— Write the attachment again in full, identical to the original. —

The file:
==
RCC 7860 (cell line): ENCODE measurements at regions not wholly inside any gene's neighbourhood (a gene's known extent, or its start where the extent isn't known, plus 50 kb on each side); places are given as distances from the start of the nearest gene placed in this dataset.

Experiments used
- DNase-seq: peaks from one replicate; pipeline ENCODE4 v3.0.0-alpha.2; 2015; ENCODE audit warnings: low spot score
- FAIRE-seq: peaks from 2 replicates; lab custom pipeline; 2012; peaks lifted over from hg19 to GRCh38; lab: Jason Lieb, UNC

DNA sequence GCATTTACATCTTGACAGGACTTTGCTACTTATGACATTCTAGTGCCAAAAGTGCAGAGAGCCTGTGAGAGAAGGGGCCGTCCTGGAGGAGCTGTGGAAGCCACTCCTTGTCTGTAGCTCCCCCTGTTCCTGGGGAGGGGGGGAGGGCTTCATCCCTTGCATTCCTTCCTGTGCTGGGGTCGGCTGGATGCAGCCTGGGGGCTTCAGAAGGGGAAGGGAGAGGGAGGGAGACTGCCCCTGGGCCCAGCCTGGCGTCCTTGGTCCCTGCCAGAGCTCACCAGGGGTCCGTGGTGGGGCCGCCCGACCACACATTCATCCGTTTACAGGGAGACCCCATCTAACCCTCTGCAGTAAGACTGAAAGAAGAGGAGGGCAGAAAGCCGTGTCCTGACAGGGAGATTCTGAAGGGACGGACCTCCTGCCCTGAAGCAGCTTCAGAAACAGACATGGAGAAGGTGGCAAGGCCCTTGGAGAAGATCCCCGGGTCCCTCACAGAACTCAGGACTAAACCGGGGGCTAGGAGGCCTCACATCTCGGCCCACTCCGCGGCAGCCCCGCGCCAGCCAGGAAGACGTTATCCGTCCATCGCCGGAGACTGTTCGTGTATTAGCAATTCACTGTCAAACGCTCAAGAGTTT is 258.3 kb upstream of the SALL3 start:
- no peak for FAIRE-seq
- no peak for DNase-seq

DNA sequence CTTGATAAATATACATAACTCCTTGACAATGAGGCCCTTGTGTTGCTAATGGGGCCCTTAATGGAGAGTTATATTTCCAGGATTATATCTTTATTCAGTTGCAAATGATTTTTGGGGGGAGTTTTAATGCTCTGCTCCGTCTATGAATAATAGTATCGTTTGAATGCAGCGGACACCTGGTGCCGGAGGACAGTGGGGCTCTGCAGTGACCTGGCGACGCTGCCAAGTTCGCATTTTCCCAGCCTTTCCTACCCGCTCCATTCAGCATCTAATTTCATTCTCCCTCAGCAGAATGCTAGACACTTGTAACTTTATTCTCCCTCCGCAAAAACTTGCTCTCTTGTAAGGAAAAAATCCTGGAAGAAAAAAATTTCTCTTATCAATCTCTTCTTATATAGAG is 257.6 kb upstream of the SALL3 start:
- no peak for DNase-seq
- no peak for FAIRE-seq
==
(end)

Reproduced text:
RCC 7860 (cell line): ENCODE measurements at regions not wholly inside any gene's neighbourhood (a gene's known extent, or its start where the extent isn't known, plus 50 kb on each side); places are given as distances from the start of the nearest gene placed in this dataset.

Experiments used
- DNase-seq: peaks from one replicate; pipeline ENCODE4 v3.0.0-alpha.2; 2015; ENCODE audit warnings: low spot score
- FAIRE-seq: peaks from 2 replicates; lab custom pipeline; 2012; peaks lifted over from hg19 to GRCh38; lab: Jason Lieb, UNC

DNA sequence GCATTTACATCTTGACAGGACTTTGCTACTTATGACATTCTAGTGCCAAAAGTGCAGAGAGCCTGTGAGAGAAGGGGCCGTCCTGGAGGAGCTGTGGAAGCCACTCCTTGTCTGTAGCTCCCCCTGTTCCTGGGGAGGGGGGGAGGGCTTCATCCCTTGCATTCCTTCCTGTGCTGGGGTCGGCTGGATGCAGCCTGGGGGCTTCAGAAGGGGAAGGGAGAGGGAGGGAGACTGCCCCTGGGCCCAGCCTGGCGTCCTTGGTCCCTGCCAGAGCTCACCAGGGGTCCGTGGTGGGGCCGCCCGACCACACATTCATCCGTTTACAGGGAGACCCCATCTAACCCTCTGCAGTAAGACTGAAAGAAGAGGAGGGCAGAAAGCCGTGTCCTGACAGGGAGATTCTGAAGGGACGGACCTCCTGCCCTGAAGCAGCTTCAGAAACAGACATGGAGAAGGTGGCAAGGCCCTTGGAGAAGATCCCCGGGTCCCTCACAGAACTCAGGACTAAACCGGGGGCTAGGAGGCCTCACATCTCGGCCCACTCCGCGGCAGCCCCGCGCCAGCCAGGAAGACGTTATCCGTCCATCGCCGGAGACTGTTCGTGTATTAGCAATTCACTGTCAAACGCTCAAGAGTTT is 258.3 kb upstream of the SALL3 start:
- no peak for FAIRE-seq
- no peak for DNase-seq

DNA sequence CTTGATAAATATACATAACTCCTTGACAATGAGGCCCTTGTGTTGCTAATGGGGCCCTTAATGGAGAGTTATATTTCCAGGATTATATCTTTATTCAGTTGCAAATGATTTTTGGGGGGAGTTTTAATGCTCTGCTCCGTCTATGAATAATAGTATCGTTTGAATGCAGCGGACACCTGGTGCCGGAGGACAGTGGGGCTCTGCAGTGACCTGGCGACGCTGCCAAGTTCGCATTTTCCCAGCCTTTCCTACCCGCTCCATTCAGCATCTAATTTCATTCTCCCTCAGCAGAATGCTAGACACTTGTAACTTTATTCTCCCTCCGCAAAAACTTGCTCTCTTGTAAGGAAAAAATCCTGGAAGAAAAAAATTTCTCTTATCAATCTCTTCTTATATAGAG is 257.6 kb upstream of the SALL3 start:
- no peak for DNase-seq
- no peak for FAIRE-seq